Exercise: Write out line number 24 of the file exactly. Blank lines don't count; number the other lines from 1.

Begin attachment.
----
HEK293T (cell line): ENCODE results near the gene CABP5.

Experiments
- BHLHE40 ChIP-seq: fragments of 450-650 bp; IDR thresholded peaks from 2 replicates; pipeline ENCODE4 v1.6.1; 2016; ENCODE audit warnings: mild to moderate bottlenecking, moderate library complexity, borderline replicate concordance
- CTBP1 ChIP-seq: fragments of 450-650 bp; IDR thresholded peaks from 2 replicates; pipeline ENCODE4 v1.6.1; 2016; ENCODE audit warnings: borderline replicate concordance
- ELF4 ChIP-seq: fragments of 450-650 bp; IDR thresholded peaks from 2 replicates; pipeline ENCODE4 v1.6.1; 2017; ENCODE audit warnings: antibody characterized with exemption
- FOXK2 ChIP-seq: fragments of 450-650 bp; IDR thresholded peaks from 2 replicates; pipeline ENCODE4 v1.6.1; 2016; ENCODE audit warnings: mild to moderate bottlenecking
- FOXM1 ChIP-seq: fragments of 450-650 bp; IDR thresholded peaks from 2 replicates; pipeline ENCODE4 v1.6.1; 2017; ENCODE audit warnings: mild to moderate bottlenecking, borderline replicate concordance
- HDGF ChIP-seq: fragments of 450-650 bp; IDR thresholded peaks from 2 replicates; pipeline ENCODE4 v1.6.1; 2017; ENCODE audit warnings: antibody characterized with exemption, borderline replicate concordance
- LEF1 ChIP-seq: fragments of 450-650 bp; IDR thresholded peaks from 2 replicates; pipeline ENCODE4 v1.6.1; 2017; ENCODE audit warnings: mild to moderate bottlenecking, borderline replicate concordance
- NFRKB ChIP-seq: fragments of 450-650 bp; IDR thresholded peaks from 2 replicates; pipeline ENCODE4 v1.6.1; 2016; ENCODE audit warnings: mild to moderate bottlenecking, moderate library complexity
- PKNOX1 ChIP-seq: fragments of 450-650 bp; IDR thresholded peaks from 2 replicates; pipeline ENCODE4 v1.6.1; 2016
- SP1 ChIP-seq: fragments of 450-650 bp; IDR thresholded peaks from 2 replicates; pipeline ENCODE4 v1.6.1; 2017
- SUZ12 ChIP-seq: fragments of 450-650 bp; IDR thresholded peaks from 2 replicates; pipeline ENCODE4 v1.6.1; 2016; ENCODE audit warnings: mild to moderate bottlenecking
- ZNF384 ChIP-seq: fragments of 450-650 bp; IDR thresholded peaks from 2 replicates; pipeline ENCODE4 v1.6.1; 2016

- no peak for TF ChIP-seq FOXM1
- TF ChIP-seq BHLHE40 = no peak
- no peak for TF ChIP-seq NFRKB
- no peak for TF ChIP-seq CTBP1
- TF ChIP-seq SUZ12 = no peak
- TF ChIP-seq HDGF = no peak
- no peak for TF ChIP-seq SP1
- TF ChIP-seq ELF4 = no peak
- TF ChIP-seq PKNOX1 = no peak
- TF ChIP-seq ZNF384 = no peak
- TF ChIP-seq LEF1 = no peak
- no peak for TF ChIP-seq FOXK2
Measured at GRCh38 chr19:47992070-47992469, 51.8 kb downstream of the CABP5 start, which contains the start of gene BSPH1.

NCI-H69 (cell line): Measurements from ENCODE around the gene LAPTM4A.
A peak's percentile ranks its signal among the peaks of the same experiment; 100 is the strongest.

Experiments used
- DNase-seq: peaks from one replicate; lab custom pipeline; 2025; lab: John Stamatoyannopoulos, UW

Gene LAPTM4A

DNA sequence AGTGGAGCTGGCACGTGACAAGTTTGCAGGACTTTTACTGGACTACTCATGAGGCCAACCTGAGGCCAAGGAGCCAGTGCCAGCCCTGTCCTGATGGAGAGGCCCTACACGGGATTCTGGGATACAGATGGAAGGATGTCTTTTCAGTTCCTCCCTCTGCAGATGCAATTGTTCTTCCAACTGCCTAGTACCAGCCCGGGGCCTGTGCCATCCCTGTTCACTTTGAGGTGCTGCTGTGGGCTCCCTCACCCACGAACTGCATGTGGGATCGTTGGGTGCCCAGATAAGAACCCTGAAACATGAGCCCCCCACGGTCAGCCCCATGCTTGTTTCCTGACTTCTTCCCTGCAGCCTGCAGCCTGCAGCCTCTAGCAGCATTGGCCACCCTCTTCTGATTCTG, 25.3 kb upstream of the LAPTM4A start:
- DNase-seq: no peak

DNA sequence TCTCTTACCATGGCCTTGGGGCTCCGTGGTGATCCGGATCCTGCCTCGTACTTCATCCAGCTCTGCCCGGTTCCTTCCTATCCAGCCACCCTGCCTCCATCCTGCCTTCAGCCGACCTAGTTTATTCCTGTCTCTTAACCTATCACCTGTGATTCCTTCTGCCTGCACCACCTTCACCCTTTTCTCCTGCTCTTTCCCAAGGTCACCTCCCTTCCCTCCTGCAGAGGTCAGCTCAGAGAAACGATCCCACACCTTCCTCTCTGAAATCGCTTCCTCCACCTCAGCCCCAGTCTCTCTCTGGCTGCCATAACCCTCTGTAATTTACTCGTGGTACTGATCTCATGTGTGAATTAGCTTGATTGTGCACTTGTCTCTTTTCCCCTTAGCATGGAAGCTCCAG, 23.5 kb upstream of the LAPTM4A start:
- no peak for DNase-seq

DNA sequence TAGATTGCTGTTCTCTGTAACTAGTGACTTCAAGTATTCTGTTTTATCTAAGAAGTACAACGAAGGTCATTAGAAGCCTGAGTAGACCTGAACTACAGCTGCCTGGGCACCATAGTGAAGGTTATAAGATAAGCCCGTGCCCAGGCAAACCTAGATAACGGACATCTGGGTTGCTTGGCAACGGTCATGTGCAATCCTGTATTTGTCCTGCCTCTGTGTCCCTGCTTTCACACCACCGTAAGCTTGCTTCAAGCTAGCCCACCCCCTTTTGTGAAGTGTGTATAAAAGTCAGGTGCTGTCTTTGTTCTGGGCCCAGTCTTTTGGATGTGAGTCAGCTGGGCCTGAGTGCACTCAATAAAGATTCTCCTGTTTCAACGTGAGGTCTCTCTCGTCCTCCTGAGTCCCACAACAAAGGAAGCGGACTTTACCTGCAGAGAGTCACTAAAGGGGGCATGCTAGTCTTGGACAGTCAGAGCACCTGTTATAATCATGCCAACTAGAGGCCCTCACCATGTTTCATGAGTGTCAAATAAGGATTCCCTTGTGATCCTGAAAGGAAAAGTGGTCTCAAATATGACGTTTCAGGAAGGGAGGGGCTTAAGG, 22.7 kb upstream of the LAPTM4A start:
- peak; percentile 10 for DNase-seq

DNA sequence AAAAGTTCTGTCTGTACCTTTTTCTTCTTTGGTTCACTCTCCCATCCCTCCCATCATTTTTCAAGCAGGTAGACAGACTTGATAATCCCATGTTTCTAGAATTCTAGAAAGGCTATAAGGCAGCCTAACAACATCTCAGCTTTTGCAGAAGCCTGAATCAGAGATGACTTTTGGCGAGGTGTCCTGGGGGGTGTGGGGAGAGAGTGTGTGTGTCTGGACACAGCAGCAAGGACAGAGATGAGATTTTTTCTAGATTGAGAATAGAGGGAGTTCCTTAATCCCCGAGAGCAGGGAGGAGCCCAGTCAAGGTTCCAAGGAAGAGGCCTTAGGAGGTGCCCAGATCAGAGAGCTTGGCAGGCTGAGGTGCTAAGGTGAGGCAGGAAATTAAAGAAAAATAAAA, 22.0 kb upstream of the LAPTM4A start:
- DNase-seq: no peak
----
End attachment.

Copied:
- TF ChIP-seq ZNF384 = no peak